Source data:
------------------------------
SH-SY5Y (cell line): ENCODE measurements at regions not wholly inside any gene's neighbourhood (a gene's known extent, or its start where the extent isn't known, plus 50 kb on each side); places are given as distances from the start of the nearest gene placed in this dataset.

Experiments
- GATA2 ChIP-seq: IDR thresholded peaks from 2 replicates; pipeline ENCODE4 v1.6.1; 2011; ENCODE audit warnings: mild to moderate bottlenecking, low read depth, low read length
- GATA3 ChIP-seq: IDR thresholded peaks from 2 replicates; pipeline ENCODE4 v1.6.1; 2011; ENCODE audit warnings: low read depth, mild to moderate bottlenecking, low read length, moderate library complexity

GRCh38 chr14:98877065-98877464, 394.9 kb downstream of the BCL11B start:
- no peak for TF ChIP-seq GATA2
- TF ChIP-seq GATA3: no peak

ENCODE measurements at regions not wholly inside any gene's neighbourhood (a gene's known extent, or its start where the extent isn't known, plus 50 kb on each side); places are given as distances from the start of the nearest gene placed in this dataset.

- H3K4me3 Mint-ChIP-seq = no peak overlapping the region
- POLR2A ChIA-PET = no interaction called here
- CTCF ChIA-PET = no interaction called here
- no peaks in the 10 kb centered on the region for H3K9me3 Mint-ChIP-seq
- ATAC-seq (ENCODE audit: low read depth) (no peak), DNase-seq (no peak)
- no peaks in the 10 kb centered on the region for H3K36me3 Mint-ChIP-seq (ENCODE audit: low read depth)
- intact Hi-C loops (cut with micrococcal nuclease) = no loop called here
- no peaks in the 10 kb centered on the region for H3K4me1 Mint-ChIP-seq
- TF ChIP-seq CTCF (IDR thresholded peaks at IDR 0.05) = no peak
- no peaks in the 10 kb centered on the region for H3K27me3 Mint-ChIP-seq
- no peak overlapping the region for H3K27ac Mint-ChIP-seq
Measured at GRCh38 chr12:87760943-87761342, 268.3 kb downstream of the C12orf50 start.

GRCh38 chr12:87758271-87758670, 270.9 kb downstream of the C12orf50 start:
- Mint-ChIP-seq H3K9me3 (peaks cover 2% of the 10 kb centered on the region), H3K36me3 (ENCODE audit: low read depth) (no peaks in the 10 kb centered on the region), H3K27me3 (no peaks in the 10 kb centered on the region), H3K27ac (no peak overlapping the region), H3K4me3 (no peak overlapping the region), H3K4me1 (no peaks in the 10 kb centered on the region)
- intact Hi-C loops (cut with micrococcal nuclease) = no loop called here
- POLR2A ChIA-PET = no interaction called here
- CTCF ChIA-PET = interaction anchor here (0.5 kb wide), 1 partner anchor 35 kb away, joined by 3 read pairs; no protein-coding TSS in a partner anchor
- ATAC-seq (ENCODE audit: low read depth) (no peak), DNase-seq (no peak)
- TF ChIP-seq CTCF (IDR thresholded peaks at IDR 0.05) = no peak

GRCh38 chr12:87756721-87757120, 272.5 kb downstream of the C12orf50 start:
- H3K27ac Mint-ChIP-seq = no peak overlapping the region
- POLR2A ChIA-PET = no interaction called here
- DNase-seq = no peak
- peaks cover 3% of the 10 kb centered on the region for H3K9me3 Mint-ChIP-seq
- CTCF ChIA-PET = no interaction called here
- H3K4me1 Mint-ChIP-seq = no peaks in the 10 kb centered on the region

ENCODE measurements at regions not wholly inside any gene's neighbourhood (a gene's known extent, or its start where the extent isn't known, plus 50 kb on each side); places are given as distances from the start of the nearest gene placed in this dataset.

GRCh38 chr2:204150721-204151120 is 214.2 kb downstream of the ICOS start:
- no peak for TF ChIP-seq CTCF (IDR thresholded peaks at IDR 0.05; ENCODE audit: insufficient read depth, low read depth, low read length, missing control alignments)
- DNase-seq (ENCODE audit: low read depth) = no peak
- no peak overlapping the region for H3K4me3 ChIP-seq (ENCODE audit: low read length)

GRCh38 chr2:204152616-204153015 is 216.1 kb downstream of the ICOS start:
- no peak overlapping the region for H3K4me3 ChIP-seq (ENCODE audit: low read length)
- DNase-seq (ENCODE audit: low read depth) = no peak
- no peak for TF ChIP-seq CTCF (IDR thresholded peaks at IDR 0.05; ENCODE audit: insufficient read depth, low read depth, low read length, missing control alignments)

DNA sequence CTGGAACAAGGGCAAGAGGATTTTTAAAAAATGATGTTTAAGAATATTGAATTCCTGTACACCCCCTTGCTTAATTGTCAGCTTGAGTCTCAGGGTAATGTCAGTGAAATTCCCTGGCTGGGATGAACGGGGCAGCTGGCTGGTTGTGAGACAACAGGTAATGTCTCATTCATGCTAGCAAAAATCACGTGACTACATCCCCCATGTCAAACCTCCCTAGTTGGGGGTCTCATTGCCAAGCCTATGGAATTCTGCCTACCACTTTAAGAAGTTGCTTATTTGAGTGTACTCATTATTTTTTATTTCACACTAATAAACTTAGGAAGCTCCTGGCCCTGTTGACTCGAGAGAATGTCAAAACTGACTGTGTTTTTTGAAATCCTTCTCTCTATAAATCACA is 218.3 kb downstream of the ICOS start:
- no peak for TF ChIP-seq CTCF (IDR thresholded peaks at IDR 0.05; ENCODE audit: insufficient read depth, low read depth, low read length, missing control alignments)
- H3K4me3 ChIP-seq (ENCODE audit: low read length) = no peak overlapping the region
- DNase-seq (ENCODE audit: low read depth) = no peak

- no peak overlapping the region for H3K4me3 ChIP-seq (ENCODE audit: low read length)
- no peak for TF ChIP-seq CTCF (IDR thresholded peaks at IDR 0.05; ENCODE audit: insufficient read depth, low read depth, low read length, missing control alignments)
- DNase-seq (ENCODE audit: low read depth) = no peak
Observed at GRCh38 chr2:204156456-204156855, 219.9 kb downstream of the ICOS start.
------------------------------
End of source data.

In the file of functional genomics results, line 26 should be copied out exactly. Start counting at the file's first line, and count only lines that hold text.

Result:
- ATAC-seq (ENCODE audit: low read depth) (no peak), DNase-seq (no peak)